Chris Horner (Lampre-Merida) made an early attack on the Hautacam: “I was aware that Nibali was wanting to win the stage, so his team would have controlled all the breakaways of the first part of the race, it would have been risky to attack before the final climb,” Horner explained. “That’s why I preferred to wait for the Hautacam climb to try my action, only Nibali could follow me. Vincenzo is in an amazing condition, it’s very difficult to fight his pace, but I hoped I could counter attack a little bit closer to the finish, but actually he did not wait too much.”
Rafal Majka as good as sealed the KOM competition with his 3rd place: “Rafal did another great stage today and he’s now only a few steps away from the podium in Paris but we still have to do three more stages before we can finally celebrate. He’s done a sensational Tour de France and is probably considered the surprise of the race but I’ve known his potential for quite a while and now it’s unfolding for everyone to see,” said Tinkoff-Saxo DS, Bjarne Riis after the stage.
Alejandro Valverde (Movistar) dropped from 2nd to 4th overall: “At the Tourmalet I welt well, and I did also on this final climb, though the wear and tear of this race takes you to the limit, as it does with pretty much everyone. It has been a couple of days strange for me, like I was feeling a bit ill, so I had to struggle and give everything I had. I managed to keep the distance with my main rivals pretty well in the second part of the climb and I’m ‘happy’, with ditto marks, with the result and the pace I kept. We got through the day decently and we will try to keep fighting. Right now I feel tired, but Saturday’s is a time trial where I just hope I find good legs – if that’s the case, every gap can be made up. I’m not really far – with those gaps, everything is possible, and this might add even some excitement to the race. Just like I lost time today, I could gain it on Saturday – or rather the opposite. The team did everything they could, I gave what I had and we must stay happy.”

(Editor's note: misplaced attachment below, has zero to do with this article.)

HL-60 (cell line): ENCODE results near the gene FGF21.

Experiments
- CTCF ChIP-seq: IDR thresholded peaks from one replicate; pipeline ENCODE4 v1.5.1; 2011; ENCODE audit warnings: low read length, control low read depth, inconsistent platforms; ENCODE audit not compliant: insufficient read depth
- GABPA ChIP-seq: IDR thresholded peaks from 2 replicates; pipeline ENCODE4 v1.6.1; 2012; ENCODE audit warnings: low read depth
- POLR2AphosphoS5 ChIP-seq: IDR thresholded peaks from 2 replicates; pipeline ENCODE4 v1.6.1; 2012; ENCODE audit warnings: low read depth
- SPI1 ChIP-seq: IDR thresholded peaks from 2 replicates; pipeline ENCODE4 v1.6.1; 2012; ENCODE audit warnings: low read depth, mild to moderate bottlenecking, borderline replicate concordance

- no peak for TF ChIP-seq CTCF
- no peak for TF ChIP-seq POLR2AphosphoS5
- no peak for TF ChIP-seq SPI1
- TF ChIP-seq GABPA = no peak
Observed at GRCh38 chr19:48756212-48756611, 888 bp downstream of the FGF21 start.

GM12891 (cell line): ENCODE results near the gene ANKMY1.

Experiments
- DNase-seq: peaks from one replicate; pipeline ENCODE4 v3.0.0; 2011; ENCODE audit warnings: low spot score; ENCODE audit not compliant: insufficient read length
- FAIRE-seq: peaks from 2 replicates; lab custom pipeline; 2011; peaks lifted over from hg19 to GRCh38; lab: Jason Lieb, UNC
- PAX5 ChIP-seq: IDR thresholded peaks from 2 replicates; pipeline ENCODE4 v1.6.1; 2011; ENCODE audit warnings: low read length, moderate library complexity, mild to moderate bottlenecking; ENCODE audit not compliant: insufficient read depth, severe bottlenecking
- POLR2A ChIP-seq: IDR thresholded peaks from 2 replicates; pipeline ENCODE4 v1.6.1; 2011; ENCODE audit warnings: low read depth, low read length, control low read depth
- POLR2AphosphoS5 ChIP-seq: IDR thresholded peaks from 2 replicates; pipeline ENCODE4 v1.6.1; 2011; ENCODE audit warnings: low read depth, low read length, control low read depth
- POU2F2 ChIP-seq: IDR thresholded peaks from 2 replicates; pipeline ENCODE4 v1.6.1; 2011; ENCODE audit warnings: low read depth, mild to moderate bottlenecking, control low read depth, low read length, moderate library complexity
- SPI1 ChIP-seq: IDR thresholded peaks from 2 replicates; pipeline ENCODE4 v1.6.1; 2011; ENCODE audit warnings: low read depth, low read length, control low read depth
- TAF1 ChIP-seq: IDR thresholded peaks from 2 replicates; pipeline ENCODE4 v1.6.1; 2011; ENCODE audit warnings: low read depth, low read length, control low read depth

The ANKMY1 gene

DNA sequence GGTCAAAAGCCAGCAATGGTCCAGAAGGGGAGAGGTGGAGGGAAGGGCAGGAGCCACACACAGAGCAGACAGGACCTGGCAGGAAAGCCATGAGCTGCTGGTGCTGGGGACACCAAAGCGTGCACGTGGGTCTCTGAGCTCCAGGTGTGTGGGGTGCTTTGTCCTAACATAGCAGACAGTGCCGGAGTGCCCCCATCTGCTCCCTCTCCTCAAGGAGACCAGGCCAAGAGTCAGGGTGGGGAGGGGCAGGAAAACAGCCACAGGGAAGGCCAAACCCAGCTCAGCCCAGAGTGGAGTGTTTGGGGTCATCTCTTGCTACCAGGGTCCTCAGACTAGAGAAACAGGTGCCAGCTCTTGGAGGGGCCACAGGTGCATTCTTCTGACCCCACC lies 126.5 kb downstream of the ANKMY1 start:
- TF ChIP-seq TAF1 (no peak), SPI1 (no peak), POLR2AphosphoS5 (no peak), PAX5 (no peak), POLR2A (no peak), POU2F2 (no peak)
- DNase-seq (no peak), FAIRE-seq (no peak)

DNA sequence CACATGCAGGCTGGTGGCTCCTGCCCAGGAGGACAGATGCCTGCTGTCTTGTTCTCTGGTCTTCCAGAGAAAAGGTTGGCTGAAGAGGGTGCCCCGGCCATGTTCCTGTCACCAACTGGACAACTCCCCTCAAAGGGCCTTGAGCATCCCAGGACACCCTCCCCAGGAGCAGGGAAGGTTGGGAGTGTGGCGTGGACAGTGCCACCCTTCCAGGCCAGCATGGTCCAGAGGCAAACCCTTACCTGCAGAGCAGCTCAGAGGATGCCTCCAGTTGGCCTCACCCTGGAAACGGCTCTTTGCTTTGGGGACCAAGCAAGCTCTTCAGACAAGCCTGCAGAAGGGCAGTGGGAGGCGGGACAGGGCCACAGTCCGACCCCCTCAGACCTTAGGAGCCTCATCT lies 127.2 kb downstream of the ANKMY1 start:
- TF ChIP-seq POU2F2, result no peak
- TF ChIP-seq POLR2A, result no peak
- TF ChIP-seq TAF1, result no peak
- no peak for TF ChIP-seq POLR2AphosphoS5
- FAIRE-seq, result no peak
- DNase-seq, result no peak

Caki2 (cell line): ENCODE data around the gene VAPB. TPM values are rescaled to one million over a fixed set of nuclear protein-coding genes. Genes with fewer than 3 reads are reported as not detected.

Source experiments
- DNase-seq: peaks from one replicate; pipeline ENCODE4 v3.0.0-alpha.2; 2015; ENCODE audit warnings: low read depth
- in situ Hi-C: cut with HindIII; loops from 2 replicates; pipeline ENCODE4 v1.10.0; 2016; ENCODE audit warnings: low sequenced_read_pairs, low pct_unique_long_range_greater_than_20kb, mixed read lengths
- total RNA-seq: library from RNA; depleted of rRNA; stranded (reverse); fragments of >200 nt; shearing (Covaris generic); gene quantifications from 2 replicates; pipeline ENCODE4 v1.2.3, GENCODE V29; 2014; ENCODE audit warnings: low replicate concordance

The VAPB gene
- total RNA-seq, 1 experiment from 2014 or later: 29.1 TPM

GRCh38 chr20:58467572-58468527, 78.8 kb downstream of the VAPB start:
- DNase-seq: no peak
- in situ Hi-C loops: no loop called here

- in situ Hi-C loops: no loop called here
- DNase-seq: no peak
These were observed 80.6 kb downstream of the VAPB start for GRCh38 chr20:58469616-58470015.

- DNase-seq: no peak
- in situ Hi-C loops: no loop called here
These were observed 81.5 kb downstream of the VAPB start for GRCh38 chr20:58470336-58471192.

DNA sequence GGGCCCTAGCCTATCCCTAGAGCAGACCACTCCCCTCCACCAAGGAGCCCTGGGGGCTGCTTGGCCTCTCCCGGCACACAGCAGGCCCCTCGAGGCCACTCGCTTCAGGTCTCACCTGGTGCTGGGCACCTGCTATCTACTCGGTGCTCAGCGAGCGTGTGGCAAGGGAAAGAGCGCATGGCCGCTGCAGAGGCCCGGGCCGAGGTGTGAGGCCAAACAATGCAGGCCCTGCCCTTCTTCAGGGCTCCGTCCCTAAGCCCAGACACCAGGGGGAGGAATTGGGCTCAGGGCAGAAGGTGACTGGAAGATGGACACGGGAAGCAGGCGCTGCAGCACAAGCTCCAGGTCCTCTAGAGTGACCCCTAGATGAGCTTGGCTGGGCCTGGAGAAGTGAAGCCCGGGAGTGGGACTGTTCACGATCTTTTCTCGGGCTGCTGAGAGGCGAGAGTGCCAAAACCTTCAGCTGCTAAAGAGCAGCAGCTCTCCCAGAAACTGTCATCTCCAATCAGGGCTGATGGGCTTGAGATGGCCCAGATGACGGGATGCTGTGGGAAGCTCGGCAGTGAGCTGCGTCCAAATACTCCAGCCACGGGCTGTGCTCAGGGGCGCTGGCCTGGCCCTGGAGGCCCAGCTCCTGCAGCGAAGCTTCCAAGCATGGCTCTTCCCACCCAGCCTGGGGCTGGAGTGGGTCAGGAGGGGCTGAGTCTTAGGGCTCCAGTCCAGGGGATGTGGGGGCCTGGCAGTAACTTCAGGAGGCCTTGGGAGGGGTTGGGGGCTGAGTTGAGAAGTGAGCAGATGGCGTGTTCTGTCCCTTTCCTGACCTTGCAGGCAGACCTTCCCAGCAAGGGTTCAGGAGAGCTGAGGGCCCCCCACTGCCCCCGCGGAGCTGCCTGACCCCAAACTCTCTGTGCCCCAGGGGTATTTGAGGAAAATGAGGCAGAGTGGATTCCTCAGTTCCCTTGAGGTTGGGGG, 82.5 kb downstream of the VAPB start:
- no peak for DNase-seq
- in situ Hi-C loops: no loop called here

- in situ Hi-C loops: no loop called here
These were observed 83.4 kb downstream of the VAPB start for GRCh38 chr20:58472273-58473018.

Tejay Van Garderen reached the summit of Hautacam 75 seconds after solo stage winner Nibali to remain 6th overall at 11:34: “It went well today,” van Garderen said. “I just had it in my mind that ‘this is the last mountain before the end of the Tour, so if you’re going to do something you have to do it today.’ “While Valverde was dropped and fell from second to fourth overall, shaking the others proved more difficult, van Garderen said.”When I was setting a hard tempo, I would look back and Pinot always looked pretty easy on my wheel,” he said. “He has shown many times this tour that he is more explosive than me. So I couldn’t really get a gap and couldn’t really grind him off my wheel with a tempo because he is so strong.”
7th overall Bauke Mollema (Belkin): “This was my best day in the mountains yet, I’m very happy,” said Mollema. “This is my level and it finally came out today. I felt that I was getting better the last few days and after yesterday’s stage, my morale also got a boost. I really wanted to fight to hold on to my seventh place. The final climb was difficult, but I think I did well. I was even able to squeeze out a sprint. I was just as good as riders with whom I couldn’t keep up with earlier in the race. That feels good. When Zubeldia was distanced on the final climb, Laurens and I had a little discussion. Zubeldia is a good time trialist and we were thinking of moving up the pace. König was still with us, however, and we didn’t want him to profit from our efforts. Valverde was also with us, and losing his podium spot, so we decided to take advantage of his hard work.”
8th overall Laurens ten Dam (Belkin) punctured on the top of the Tourmalet, but had Lars Boom’s help. Thanks to the help, the climber wasn’t too bothered by his flat and finished eleventh: “It was super that Lars was there to give me his front wheel. Still, I was maybe a kilometre behind the rest,” Ten Dam said. “Lars got a wheel of a neutral car and quickly returned to me to help me in the descent. Because Lars is 15 kilograms heavier, I could hardly keep up with him, but I’m very happy that I was able to bridge to the group of favourites and come back. Lars will get a big hug from me because I’m so pleased with him.”